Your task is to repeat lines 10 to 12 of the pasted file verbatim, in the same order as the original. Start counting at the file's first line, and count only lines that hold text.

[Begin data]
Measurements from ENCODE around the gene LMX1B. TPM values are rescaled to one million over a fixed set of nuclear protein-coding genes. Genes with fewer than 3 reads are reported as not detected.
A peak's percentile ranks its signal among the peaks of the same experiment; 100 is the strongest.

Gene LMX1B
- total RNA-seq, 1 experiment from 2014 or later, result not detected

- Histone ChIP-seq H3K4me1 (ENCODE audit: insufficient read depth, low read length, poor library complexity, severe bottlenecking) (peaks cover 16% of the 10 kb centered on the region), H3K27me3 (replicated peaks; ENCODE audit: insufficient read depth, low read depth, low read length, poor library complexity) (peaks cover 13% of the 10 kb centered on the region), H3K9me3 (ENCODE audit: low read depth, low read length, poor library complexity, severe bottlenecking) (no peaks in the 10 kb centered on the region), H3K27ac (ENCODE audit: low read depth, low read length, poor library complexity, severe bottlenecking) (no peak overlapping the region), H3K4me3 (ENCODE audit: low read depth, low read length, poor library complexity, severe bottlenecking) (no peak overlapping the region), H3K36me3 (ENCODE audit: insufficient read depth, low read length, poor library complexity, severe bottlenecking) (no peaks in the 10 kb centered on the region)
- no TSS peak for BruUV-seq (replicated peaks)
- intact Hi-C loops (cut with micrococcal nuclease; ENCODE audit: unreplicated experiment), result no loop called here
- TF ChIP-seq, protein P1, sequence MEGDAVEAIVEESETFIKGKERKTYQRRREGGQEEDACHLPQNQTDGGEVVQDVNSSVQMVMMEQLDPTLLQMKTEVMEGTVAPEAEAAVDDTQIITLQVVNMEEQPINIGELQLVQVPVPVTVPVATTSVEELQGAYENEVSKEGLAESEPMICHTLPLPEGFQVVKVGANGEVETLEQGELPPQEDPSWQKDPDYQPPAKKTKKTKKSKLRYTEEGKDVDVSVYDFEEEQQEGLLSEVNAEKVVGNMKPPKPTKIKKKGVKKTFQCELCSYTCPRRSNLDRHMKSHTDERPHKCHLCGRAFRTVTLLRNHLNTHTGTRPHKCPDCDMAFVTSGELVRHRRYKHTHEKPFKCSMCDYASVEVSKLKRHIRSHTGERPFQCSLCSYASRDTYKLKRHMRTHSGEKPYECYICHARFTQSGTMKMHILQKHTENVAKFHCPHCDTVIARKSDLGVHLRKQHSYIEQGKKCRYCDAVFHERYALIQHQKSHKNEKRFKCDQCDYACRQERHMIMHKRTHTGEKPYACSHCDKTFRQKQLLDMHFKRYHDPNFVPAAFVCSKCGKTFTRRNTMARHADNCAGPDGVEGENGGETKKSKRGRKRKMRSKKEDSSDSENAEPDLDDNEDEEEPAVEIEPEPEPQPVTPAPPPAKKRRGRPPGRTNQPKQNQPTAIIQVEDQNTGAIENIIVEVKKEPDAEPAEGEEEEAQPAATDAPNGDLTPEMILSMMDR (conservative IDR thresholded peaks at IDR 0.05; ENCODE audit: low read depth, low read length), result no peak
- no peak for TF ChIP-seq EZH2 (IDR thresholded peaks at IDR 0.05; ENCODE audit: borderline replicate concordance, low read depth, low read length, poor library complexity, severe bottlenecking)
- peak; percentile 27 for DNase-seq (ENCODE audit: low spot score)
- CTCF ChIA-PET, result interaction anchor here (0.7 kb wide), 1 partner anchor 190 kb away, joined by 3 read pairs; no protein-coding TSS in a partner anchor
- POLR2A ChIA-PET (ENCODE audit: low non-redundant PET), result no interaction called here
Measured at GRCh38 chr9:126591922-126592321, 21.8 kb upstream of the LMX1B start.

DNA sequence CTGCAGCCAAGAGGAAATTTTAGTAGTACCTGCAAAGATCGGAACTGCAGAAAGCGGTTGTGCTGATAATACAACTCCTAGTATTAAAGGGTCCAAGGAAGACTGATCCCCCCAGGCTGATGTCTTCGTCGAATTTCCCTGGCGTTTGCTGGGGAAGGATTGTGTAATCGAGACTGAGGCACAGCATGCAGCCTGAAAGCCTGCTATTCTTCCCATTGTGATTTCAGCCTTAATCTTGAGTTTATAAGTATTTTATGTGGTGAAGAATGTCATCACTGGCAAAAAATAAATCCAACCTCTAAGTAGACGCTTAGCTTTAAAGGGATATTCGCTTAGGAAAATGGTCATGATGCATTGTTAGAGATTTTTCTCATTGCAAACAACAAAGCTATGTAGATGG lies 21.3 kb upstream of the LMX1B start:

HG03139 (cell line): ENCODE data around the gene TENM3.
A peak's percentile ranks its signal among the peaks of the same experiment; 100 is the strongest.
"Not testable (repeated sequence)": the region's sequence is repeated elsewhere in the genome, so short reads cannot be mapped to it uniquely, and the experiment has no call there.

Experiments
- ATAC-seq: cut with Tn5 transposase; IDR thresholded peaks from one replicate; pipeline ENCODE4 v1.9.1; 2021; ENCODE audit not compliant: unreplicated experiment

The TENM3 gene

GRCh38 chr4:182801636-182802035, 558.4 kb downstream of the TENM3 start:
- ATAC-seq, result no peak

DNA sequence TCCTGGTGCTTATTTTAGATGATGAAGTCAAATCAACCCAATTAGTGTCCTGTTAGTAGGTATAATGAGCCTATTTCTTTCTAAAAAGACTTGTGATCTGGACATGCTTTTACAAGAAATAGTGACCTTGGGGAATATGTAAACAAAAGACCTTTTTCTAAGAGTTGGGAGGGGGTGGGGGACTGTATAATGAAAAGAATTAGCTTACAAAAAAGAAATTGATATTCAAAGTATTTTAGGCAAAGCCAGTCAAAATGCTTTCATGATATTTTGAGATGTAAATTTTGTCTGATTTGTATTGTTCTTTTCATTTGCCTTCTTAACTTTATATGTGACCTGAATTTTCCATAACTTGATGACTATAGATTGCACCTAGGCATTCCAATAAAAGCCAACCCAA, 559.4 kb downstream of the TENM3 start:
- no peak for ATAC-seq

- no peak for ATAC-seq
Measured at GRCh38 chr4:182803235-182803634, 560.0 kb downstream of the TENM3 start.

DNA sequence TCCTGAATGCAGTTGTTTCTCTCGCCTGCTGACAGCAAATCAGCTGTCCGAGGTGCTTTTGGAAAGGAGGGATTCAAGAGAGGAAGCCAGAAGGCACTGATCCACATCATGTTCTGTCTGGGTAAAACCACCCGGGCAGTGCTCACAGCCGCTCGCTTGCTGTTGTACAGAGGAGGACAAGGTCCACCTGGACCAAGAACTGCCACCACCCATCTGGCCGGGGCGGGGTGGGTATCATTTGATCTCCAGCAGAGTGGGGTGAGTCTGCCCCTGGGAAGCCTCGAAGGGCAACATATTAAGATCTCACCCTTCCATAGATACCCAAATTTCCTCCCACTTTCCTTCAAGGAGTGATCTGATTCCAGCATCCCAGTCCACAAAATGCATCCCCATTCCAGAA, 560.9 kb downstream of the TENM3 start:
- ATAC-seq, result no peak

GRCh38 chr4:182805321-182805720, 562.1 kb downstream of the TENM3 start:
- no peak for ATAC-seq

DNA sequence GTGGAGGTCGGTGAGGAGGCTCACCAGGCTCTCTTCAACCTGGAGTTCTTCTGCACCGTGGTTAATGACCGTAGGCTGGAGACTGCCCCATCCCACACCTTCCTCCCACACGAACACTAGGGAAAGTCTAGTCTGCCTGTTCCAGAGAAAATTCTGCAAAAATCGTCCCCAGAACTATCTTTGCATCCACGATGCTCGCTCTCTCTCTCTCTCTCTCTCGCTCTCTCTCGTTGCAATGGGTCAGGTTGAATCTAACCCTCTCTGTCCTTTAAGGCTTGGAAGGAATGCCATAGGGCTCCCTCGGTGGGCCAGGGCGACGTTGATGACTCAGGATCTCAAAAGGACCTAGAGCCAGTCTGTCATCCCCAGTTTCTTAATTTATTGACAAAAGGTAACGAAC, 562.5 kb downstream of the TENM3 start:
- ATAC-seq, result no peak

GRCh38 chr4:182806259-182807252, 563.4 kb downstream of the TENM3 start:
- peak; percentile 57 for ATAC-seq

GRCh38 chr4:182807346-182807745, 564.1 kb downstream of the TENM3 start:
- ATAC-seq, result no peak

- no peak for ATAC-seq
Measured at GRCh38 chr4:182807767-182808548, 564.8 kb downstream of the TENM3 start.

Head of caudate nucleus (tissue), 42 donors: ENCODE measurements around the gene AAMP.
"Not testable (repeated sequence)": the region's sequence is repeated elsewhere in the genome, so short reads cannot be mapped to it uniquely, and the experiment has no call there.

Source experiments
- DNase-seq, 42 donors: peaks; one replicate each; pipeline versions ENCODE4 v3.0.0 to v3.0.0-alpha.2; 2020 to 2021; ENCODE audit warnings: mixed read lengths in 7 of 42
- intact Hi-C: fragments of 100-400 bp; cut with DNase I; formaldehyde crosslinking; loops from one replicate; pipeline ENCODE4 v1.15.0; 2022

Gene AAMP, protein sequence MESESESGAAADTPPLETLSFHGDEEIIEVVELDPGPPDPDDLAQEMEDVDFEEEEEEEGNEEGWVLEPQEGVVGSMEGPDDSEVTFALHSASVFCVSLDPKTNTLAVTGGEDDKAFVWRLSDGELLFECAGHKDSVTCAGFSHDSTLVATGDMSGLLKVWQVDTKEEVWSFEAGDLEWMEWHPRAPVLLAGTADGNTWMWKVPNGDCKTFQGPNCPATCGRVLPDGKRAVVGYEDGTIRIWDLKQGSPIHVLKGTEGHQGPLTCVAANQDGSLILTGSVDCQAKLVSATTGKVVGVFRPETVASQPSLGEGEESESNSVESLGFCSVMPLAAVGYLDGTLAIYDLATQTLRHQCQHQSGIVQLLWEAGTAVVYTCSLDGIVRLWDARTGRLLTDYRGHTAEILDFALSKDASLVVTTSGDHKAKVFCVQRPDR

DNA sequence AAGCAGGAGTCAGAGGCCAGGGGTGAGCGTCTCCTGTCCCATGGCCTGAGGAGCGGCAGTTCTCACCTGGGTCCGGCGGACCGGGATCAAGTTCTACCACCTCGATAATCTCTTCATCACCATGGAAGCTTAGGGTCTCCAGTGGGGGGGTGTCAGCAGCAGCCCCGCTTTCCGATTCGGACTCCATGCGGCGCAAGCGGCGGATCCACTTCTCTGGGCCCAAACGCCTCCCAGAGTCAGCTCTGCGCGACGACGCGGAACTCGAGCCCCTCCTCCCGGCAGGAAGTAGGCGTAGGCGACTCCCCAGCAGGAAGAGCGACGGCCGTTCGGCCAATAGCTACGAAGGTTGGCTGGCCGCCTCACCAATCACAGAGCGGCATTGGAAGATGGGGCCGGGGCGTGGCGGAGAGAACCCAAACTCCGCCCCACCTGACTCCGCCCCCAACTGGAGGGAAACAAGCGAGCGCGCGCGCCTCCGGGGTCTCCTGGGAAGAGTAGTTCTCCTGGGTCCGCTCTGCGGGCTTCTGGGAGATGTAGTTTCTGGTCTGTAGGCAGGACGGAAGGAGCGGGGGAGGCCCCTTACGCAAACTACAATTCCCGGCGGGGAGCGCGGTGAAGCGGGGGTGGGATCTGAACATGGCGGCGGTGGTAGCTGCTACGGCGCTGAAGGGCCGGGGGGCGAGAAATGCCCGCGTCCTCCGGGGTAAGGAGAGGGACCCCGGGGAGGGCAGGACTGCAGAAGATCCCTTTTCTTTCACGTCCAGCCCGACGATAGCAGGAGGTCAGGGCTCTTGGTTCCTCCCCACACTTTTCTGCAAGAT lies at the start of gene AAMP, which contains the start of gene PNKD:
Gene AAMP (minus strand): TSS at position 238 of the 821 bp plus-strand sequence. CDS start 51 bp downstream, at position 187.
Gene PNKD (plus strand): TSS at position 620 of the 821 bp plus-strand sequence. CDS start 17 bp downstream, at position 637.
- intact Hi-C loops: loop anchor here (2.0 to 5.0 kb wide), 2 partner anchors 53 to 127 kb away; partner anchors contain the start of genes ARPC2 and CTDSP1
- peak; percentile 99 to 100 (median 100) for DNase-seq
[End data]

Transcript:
- peak; percentile 27 for DNase-seq (ENCODE audit: low spot score)
- CTCF ChIA-PET, result interaction anchor here (0.7 kb wide), 1 partner anchor 190 kb away, joined by 3 read pairs; no protein-coding TSS in a partner anchor
- POLR2A ChIA-PET (ENCODE audit: low non-redundant PET), result no interaction called here